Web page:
On March 26, 1960, there a scheduled exhibition game between the Baltimore Orioles and Cincinnati Reds was canceled. But it wasn’t banged because of rain. The game — scheduled to be played in Havana, Cuba, but moved to Miami — was relocated because Orioles president Lee MacPhail’s fear for his players safety due to political unrest on the island. Political unrest that continued to reverberate — and would continue to reverberate — from the Cuban Revolution.
Fidel Castro’s forces toppled the military dictatorship of Cuban President Fulgencio Batista on New Year’s eve 1958. The situation on the ground in Cuba — and the relationship between the new Cuban government and the United States — was, to say the least, fluid, throughout 1959 and into early 1960. While the United States had backed Batista and, in the words of President Kennedy in 1963, had “created, built and manufactured the Castro movement out of whole cloth and without realizing it” due to its policies toward Cuba in the previous decades, the Castro regime and the U.S. were not yet sworn enemies during this time. The U.S. was willing to recognize Castro as the country’s leader and Castro was still feeling out the two world super powers in an effort to determine whether, political ideology aside, aligning with the Soviet Union or the U.S. would be better for its own interests. Things were tense, but Cuba had not yet fully been swept up into the Cold War as it would later become.
Against that backdrop, minor league baseball continued to be played in Cuba. And not Cuban minor league baseball. It was minor league baseball affiliated with the U.S. major leagues, with the Havana Sugar Kings — the Cincinnati Reds’ Triple-A affiliate since 1954 — playing in the International League. They were just like a Triple-A team based in Buffalo, Richmond or Rochester. And speaking of Rochester, a series between the Red Wings and the Sugar Kings that went down in 1959 gives a bit of a glimpse into how chaotic that 1959 season really was.
Castro was himself a Sugar Kings fan and would often attend games, both before and after the revolution. While those stories you sometimes hear about Castro getting a tryout with the Washington Senators are completely bogus, he did in fact play baseball in college and would put together pickup games even after taking power. On on July 24, 1959 he put together an exhibition game between his own pickup team Los Barbudos (“The Bearded Ones”) and a military police team, playing just before a Red Wings-Sugar Kings game. Castro pitched two innings and struck out two. The next night the Red Wings and Sugar Kings played again, and the game went late. When it hit midnight — making it July 26, which is the anniversary of Castro’s July 26, 1953 attack on the army barracks in Santiago, which gave rise to the name of his political movement — the crowd went nuts in celebration, with many fans firing guns into the air. Rochester third base coach Frank Verdi and Havana shortstop Leo Cárdenas ended up with flesh wounds.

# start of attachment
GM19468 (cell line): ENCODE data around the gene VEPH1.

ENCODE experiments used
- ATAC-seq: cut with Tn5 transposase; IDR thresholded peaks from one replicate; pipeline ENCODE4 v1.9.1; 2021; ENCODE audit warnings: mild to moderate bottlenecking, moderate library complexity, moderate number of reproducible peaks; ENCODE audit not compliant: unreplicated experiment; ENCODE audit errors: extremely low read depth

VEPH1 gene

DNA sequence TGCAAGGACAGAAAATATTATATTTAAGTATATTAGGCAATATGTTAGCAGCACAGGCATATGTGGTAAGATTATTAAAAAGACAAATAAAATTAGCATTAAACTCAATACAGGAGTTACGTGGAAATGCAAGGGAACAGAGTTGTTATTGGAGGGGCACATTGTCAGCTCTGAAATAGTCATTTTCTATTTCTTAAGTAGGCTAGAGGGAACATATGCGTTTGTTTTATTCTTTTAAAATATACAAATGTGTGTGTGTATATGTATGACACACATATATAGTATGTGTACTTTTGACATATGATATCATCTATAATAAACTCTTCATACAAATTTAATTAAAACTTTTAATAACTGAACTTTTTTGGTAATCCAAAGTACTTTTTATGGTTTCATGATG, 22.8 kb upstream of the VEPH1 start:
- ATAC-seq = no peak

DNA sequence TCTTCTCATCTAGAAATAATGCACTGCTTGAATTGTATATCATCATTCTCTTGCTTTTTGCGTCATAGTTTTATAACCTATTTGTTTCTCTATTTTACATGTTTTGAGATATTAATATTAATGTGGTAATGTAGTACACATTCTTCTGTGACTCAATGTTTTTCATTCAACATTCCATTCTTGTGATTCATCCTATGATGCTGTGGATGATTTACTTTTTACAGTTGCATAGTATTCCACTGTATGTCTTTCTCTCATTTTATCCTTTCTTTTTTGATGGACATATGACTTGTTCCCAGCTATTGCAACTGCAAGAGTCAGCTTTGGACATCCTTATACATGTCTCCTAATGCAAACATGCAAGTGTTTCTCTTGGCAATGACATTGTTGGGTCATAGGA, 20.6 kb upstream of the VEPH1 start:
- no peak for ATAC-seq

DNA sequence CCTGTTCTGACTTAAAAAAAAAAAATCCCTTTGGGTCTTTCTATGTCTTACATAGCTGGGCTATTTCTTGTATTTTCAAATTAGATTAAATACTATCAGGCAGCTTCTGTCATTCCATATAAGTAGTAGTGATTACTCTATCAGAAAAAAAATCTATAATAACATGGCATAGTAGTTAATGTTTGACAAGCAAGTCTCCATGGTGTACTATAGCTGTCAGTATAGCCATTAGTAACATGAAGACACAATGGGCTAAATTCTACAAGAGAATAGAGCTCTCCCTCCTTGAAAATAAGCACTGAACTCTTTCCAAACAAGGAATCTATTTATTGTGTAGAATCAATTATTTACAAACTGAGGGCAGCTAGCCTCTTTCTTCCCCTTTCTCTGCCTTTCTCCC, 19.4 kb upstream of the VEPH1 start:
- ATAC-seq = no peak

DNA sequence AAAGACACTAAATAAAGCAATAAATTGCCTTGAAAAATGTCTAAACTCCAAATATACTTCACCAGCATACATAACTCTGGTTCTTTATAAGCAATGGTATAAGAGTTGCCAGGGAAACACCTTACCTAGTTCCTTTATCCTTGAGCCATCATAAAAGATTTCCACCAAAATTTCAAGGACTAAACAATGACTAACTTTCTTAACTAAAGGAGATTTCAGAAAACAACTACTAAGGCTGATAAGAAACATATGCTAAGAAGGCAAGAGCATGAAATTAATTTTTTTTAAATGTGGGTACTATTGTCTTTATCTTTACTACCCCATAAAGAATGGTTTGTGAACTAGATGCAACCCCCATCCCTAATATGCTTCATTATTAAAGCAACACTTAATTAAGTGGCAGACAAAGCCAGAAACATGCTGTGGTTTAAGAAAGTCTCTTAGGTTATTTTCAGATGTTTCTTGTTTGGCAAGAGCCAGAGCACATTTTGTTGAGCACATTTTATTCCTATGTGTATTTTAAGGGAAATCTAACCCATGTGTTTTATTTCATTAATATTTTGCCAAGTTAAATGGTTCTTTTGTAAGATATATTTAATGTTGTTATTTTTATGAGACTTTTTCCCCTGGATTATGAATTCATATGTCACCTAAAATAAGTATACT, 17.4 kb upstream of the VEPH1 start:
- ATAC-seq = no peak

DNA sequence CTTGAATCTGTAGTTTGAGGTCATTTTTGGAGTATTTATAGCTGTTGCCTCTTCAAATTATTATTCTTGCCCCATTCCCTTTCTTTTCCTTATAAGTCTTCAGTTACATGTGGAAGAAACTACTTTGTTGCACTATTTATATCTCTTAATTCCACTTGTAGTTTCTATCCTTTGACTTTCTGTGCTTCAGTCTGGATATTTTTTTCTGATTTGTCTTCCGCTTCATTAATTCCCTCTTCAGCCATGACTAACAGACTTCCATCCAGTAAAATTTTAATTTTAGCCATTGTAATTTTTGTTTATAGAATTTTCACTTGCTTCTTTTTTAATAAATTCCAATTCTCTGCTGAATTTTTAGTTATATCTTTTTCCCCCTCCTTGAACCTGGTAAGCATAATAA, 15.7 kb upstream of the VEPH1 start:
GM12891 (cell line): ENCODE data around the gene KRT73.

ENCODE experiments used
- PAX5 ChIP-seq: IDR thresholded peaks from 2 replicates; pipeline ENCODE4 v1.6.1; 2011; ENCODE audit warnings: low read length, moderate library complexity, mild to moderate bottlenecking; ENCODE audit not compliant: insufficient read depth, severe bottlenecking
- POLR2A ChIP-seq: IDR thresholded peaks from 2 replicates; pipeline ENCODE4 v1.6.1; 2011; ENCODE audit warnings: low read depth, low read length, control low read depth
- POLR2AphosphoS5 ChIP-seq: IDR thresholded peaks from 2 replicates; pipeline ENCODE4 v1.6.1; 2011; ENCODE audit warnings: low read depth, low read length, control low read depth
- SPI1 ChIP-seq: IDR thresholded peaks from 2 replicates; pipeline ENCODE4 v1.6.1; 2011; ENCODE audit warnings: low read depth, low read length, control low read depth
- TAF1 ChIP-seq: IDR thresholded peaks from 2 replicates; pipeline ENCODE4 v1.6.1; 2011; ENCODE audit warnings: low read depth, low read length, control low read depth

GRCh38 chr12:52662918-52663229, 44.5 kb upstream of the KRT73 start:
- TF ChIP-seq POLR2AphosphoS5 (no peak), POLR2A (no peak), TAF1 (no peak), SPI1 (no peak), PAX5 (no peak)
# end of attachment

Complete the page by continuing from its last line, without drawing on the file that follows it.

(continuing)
Somehow, however, the Sugar Kings played out the 1959 season. And they didn’t mail it in: they finished third in the IL with a record of 80-73, which qualified them for the four-team IL playoffs. They upset the second place Columbus Jets and fourth place Richmond Virginians to win the league championship and then beat the Minneapolis Millers of the American Association in a seven game Junior World Series to claim the Triple-A championship (see the photo above). Not bad for a team that found itself, quite literally, in the middle of a revolution.